A controversial bill making abortion illegal at as little as six weeks into a pregnancy has become law in the US state of Georgia.
The so-called “heartbeat law” bans termination as soon as a foetal heartbeat can be detected, which can be as early as six weeks, before some women even know they are pregnant.
Georgia, where women can currently seek an abortion during the first 20 weeks of a pregnancy, is the fourth US state to pass such a law in 2019, along with Mississippi, Kentucky and Ohio.
The measure, HB 481, makes exceptions in the case of rape and incest but only if the woman files a police report first.
If the mother’s life is at risk, termination is also permitted, and the legislation allows for abortions when a foetus is determined not to be viable because of serious medical issues.
After signing the bill into law, Georgia’s Republican governor Brian Kemp it would “ensure that all Georgians have the opportunity to live, grow, learn and prosper in our great state”.
Anti-abortion campaigners, encouraged by a conservative majority on the US Supreme Court, are seeking to roll back what they see as a culture where terminations have become too easy.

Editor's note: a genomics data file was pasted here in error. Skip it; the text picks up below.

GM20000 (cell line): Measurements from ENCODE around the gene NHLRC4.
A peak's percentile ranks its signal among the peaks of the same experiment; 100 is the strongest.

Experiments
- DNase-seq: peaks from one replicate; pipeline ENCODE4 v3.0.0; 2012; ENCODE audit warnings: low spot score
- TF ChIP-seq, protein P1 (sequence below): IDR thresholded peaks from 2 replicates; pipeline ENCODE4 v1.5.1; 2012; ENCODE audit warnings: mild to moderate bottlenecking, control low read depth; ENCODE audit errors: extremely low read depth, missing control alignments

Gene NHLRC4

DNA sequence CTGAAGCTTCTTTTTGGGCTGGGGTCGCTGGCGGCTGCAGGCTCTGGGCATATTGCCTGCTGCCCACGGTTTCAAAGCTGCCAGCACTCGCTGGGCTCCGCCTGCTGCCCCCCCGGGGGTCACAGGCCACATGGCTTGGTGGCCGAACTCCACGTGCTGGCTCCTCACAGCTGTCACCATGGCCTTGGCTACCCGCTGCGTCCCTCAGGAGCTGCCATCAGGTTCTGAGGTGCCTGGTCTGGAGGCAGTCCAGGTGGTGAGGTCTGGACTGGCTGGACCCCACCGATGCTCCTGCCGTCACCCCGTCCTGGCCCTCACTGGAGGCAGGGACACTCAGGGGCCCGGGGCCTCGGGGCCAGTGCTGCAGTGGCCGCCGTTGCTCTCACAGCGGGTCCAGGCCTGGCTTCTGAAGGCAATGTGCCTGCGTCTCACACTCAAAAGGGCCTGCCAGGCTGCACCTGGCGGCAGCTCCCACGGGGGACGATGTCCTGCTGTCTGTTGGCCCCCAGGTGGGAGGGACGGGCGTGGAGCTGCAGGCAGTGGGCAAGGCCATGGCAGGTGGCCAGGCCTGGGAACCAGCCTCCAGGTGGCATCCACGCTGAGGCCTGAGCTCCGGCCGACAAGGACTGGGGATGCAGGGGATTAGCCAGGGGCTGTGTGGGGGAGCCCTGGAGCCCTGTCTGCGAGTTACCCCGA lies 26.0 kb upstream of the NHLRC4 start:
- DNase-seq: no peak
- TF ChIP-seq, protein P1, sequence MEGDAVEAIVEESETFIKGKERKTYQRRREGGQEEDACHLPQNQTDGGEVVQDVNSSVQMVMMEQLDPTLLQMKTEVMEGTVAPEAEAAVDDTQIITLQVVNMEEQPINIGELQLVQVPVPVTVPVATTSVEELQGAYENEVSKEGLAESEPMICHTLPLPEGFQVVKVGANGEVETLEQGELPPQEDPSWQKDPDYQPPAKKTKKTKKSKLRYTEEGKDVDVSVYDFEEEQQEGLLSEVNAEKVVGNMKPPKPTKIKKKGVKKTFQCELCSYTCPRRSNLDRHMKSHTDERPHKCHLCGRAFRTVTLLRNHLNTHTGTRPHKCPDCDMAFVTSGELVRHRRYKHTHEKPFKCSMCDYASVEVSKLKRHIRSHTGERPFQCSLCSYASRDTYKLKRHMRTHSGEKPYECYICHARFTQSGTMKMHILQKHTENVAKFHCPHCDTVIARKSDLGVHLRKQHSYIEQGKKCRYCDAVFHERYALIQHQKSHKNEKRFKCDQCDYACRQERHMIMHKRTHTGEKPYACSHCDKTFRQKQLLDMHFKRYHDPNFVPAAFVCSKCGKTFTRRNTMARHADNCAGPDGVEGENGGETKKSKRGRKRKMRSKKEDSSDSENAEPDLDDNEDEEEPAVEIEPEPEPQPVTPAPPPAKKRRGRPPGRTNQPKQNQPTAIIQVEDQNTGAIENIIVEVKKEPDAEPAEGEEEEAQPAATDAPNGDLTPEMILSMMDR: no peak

Abortion rights activists fear the court’s 1973 Roe v Wade ruling, which guaranteed a mother’s right to a legal abortion until a foetus is developed enough to live outside a woman’s uterus, could even be overturned.
Last year a Sky News investigation found women in the US are self-aborting as services are being withdrawn.
Staci Fox, the president and CEO of abortion provider Planned Parenthood Southeast, told Gov Kemp: “We’ll see you in court.”
Ms Fox vowed to campaign against lawmakers who supported the bill, telling them they “will be held accountable for playing politics with women’s health”.
The American Civil Liberties Union’s (ACLU) legal director Sean Young said that “under 50 years of Supreme Court precedent, this abortion ban is clearly unconstitutional.
“Every federal court that has heard a challenge to a similar ban has ruled that it’s unconstitutional,” Mr Young added.
The legislation also deals with alimony, child support and even income tax deductions for foetuses, because, it says, “the full value of a child begins at the point when a detectable human heartbeat exists.”
A number of other states including Tennessee, Missouri, South Carolina, Florida, Texas, Louisiana and West Virginia are considering similar proposals.
A bill that recently passed the Alabama House would outlaw abortions at any stage of pregnancy, with a few narrow exceptions.
Kentucky’s law was immediately challenged by the ACLU after it was signed in March, and a federal judge has temporarily blocked it.
According to the Guttmacher Institute, a research group that supports abortion rights, about 33,000 abortions were provided in Georgia in 2014.
Source: SKY NEWS